Newgrange is not so much a pyramid as it is a large mound. It was originally built c. 3200 BC according to the most reliable Carbon 14 dates available, this makes it more than 500 years older than the Great Pyramid of Giza in Egypt, and predates Stonehenge trilithons by about 1,000 years, (the earliest stages of Stonehenge are roughly contemporary with Newgrange).
Although it was built thousands of years ago, it lay lost for over 4,000 years due to mound slippage, until the late 17th century, when men looking for building stone uncovered it, and described it as a cave.
Newgrange was excavated and much restored between 1962 and 1975, under the supervision of Prof Michael J O'Kelly, Dept. of Archaeology, University College, Cork. It consists of a vast man-made stone and turf mound retained within a circle 97 large kerbstones topped by a high inward-leaning wall of white quartz and granite.
Most of the stones were sourced locally (within a radius of 20km or so) but the quartz and granite stones of the facade must have been sourced further afield, most probably in Wicklow and Dundalk bay respectively.
Within the mound, a long passage, only going in one third of the length of the mound, leads to a cruciform (cross-shaped) chamber. The passage itself is over 60 feet (18m). The burial chamber has a corbelled roof which rises steeply upwards to a height of nearly 20 feet (6m). A tribute to its builders, the roof has remained essentially intact and waterproof for over 5,000 years.Newgrange appears to have been built as a tomb.
The recesses in the cruciform chamber hold large stone basins into which were placed the cremated remains of those being laid to rest. During excavation, the remains of only five individuals were found. It is speculated that the sun formed an important part of the religious beliefs of the New Stone Age people who built it.
Formerly the mound was encircled by an outer ring of immense standing stones, of which there are twelve of a possible thirty seven remaining. However, it seems that the stone circle which encirlced Newgrange are not contemporary with the monument itself but were placed there some 1,000 years later in the Bronze Age.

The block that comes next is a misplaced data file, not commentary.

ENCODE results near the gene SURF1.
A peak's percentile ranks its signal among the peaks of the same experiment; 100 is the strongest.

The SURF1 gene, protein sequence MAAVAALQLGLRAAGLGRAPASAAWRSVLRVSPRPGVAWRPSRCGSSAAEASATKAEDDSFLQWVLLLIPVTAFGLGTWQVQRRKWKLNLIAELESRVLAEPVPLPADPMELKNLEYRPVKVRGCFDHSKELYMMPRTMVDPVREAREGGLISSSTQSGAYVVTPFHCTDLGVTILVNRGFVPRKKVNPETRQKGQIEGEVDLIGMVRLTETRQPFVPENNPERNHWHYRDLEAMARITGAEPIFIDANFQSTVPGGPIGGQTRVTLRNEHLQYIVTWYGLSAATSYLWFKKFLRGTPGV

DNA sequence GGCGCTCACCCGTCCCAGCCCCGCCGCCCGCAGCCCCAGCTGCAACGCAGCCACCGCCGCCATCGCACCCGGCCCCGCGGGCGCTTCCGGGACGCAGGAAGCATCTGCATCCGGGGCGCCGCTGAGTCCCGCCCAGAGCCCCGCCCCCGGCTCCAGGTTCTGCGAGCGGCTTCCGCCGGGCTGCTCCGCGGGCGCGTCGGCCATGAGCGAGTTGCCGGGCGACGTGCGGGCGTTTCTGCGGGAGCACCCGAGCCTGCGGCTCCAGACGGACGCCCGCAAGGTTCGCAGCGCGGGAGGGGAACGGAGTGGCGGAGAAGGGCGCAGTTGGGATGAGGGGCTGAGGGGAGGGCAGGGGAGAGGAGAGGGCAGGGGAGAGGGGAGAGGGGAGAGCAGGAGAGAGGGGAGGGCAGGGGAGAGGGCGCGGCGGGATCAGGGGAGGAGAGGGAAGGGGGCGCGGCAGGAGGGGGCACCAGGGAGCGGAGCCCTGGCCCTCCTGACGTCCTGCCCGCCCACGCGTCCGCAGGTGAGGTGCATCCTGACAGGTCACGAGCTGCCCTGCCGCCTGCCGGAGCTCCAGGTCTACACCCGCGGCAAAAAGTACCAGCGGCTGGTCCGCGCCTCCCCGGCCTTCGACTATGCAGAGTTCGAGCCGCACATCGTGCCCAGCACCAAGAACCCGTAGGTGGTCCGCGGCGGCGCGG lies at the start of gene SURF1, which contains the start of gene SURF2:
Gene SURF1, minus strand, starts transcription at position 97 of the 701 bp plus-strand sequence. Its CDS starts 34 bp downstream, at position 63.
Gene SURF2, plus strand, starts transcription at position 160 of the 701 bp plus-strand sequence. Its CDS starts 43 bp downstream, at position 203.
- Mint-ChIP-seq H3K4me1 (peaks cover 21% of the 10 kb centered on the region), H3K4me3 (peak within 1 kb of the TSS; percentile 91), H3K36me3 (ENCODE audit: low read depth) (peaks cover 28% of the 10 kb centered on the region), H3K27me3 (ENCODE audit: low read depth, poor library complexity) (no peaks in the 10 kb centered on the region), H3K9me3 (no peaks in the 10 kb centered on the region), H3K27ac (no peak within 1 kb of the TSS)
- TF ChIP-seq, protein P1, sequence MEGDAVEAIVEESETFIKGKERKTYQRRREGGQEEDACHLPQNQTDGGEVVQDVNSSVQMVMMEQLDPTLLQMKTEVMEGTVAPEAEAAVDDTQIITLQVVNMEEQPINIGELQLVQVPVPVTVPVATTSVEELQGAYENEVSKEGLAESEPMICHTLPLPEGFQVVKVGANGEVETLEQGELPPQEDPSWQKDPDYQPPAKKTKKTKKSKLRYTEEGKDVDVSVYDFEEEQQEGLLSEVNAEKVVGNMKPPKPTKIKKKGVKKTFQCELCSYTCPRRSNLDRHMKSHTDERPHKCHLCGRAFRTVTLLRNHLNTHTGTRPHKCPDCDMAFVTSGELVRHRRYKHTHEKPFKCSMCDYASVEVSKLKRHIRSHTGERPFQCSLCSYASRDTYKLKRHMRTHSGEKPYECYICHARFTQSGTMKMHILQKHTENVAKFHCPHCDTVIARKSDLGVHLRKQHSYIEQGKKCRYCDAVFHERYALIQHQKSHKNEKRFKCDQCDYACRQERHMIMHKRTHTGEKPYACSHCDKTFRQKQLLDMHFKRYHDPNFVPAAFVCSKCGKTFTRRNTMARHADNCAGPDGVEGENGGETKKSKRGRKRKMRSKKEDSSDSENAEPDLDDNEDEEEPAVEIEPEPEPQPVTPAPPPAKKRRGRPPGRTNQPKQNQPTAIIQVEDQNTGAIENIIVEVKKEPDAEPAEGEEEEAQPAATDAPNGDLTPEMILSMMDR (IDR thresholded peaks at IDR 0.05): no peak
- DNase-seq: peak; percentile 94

Every year, at the time of the winter solstice, the sun shines directly along this passage into the chamber for about 17 minutes as it rises. The alignment with the sun is too precise to have occurred by chance.The sun however, does not enter the passage at Newgrange through the main entrance, but rather through a specially contrived opening, known as a roofbox, which lies directly above the entrance. Although solar alignments are not uncommon among passage graves, Newgrange is essentially the only one said to contain the additional roofbox feature. The solar alignment at Newgrange is also still very precise compared to similar phenomena at other passage graves such as Dowth or Maes Howe in the Orkney islands off the coast of Scotland.
Spiral and lozenge motifs engraved on the magnificent entrance slab, "one of the most famous stones in the entire repertory of megalithic art" include a triple spiral motif, found only at Newgrange and repeated along the passage and again inside the chamber, are reminiscent of the triskelion motif of the Isle of Man, of ancient Sicily and of several passage tombs on the island of Anglesey in North Wales. There are further examples of megalithic art on many other kerbstones at Newgrange (notably Kerbstone 52 and 67). However the majority of the megalithic art in the Bru na Boinne complex is located at Newgrange's sister tomb of Knowth.
Near Newgrange are many other passage tombs, the largest being Knowth, and another significant tomb; Dowth. These tombs are all contemporaryy with Newgrange and together they and their 37 smaller satellite tombs form the Bru na Boinne complex. Newgrange
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